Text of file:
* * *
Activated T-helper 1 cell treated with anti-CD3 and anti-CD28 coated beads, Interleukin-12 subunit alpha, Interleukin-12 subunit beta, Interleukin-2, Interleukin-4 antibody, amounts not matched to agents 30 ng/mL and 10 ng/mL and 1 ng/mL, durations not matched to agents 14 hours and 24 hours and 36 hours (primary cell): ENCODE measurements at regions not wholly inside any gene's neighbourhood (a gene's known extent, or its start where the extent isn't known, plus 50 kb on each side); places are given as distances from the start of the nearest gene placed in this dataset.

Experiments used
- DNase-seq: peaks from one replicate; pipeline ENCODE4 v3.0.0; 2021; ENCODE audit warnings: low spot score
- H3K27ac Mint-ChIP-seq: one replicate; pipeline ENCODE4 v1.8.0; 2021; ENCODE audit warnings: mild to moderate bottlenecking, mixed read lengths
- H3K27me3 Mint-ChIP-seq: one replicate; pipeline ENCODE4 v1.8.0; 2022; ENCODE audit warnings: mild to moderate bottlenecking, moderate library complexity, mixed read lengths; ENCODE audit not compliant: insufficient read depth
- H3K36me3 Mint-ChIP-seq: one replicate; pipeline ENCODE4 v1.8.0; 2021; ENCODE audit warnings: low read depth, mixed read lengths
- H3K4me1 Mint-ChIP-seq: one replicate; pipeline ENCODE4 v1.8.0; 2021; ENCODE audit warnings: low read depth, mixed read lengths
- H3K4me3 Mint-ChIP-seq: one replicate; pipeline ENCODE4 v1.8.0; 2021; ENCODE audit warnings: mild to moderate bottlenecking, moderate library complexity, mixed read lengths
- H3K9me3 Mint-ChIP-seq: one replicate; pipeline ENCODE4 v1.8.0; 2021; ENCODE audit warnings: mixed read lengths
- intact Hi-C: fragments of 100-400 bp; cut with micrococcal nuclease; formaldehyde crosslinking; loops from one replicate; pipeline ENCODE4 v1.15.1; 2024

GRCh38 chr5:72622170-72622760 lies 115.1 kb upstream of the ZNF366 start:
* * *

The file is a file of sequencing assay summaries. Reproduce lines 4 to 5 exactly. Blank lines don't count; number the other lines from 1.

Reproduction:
- H3K27ac Mint-ChIP-seq: one replicate; pipeline ENCODE4 v1.8.0; 2021; ENCODE audit warnings: mild to moderate bottlenecking, mixed read lengths
- H3K27me3 Mint-ChIP-seq: one replicate; pipeline ENCODE4 v1.8.0; 2022; ENCODE audit warnings: mild to moderate bottlenecking, moderate library complexity, mixed read lengths; ENCODE audit not compliant: insufficient read depth